I will give you a very simple example. Let’s say you build up an audience of 50,000 readers and out of that 50k you have about 1% that trust you (1% of people that trust you online is actually very huge), so that equates to 500 readers. Out of that 500 readers you will have about 10% that will buy your eBook and other affiliate products, so 50 people total. So, if you are selling your eBook for $10, you will make $500. Of course it doesn’t stop there, those people that buy the eBook and like it will most likely recommend it, and you will have a snowball effect where more people keep buying your book and other affiliate products. This is just a rough example that shows you some realistic numbers. Do not ever think that if you build up a huge number of readers that they will all trust you and buy the products that you promote; if it was that easy everyone would be a millionaire by now.
Your life situation might dictate that $200/day is the pinnacle of financial motivation. You can drive yourself to attain this goal, but any further and the motivation begins to slip. That’s a point of diminishing returns. Call it your comfort zone. Any work to advance beyond this point comes with the additional burden of pushing you out of that comfort zone. And so procrastination sets in, along with the dual crippling fears of failure and success.
As a course developer and promoter, I can say that on the face of of it, promoting can be easier than developing one. The upside of development though, is that once it’s done, have to do is keep it updated and it can earn you money for years. That’s the case with my SEO copywriter training course, which I’ve been teaching (and earning from) since 2009.
Your life situation might dictate that $200/day is the pinnacle of financial motivation. You can drive yourself to attain this goal, but any further and the motivation begins to slip. That’s a point of diminishing returns. Call it your comfort zone. Any work to advance beyond this point comes with the additional burden of pushing you out of that comfort zone. And so procrastination sets in, along with the dual crippling fears of failure and success.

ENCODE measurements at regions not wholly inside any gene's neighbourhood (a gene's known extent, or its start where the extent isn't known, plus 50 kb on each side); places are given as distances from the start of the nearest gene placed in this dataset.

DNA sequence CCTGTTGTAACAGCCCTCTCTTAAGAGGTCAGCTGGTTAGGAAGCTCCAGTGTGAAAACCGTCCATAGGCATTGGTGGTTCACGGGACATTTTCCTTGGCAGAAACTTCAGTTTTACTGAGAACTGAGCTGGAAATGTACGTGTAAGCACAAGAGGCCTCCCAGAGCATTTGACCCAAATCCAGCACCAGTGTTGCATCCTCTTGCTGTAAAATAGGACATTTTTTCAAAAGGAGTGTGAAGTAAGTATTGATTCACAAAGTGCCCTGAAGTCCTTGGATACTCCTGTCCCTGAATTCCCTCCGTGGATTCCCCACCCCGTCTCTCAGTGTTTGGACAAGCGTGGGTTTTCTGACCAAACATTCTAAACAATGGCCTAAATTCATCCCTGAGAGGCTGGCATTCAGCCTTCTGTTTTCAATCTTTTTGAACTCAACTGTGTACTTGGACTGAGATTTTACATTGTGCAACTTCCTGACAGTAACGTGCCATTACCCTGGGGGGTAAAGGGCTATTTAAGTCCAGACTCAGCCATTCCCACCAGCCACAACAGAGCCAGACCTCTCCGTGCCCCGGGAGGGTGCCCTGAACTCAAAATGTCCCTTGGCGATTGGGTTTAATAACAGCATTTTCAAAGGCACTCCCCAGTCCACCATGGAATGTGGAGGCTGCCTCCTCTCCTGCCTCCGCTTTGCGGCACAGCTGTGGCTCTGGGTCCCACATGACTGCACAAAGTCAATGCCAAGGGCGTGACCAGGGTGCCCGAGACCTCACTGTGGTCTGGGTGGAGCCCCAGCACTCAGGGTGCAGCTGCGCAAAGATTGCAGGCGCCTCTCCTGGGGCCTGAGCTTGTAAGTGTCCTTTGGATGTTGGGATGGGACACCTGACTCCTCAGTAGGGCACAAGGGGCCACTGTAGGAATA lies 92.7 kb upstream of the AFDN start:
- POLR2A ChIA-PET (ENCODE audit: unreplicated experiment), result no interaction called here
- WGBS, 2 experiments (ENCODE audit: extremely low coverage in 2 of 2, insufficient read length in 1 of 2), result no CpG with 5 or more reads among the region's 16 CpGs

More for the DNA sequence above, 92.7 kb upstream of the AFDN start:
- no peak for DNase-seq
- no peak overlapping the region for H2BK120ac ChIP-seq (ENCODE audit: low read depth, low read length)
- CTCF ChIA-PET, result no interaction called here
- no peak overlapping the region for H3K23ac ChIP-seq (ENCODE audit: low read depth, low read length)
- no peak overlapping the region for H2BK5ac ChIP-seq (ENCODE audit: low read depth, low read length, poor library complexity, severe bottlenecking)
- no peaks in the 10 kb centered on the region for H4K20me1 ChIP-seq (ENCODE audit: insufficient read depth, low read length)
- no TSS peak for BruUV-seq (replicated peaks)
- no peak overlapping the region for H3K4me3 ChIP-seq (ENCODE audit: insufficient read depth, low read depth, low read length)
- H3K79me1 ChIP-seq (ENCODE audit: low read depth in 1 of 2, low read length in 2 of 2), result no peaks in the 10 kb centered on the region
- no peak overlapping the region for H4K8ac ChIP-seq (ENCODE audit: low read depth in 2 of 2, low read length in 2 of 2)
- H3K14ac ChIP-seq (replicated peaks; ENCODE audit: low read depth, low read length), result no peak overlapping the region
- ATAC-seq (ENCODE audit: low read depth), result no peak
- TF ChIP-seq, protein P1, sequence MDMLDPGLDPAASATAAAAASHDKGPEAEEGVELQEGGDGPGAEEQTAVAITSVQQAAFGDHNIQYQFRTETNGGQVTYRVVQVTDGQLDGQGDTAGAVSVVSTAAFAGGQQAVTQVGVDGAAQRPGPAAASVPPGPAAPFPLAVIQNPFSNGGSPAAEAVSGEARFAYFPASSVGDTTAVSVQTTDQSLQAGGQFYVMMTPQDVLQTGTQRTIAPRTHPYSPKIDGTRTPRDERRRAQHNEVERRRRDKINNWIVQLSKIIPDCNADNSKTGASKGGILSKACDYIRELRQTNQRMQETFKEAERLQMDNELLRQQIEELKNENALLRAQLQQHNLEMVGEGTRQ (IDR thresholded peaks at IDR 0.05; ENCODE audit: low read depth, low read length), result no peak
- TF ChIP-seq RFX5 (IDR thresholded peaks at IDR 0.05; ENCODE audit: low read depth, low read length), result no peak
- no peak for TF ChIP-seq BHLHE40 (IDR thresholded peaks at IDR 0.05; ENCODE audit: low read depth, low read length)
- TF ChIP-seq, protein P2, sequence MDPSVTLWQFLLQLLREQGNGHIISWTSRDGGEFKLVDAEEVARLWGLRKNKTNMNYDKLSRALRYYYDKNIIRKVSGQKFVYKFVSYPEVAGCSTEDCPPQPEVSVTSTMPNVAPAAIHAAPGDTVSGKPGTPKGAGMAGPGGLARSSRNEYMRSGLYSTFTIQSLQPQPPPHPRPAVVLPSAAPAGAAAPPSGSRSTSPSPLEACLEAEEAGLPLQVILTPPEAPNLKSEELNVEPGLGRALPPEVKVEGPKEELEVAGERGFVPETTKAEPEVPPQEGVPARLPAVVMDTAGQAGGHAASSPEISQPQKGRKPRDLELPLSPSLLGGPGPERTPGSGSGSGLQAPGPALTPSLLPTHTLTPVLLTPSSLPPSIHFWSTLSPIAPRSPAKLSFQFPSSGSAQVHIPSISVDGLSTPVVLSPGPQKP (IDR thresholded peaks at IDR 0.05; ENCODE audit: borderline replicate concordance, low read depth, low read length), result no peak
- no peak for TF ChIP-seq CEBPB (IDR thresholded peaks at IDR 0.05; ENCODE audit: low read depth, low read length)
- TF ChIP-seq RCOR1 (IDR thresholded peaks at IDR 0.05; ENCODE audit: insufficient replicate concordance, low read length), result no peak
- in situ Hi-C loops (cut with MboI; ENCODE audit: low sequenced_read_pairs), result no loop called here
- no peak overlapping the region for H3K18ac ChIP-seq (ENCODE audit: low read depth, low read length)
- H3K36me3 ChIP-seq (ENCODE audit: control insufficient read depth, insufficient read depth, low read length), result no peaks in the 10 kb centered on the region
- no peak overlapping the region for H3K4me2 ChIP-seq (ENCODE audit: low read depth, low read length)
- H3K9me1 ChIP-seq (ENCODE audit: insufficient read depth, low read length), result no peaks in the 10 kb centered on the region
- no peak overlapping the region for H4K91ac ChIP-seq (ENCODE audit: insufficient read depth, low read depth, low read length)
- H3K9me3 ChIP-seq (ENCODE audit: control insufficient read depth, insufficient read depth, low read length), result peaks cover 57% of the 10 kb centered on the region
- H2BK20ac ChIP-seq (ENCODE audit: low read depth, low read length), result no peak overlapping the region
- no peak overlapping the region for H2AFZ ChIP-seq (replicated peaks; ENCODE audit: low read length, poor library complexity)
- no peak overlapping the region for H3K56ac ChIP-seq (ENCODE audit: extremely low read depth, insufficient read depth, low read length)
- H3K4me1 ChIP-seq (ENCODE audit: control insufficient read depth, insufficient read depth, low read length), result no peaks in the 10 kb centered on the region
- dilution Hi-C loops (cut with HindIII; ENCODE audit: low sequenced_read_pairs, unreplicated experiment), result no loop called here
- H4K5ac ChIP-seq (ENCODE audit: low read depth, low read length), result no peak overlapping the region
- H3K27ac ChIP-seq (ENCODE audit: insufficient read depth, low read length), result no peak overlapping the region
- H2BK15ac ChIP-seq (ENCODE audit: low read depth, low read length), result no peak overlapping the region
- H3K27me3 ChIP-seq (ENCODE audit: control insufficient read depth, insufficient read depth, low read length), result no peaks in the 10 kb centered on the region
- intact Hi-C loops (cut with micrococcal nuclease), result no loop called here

To those on the outside, affiliate marketing can seem like a black box. It’s inner workings are mysterious to most marketers and in many companies it’s not treated with the same seriousness as other channels. Some marketers, only familiar with the bad reputation acquired by some industry players in the 2000s, deride it as a source of spam and little more.
For example, if I talk about how cool a product is, and then you find out that I’m an affiliate for them, wouldn’t you as a conscientious observer become skeptical as to whether my information is biased, if perhaps I’m only saying how cool something is because I can get paid for it? Wouldn’t that make you question my integrity with other things I say as well?
As you start regularly putting out content, you’ll hopefully start to build a bit of an audience. But to start seeing real money from YouTube you need to market your videos elsewhere. Share your channel on Twitter and Facebook. Distribute videos anywhere else you can think of. Also, interact with comments and build a community around the videos you’re making so people will share it with their friends.
Like talking to people and helping walk them through problems? You can bring in extra income as a contract customer support superstar for companies all over the world. Due to the 24/7 nature of online businesses, companies are looking for people in different time zones to help deal with issues that their users are having. Better yet, if you have experience in service or retail you’ll be perfectly suited. Check out indeed or the other remote job boards I listed earlier to find opportunities.
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Affiliate marketing is commonly confused with referral marketing, as both forms of marketing use third parties to drive sales to the retailer. The two forms of marketing are differentiated, however, in how they drive sales, where affiliate marketing relies purely on financial motivations, while referral marketing relies more on trust and personal relationships.[citation needed]
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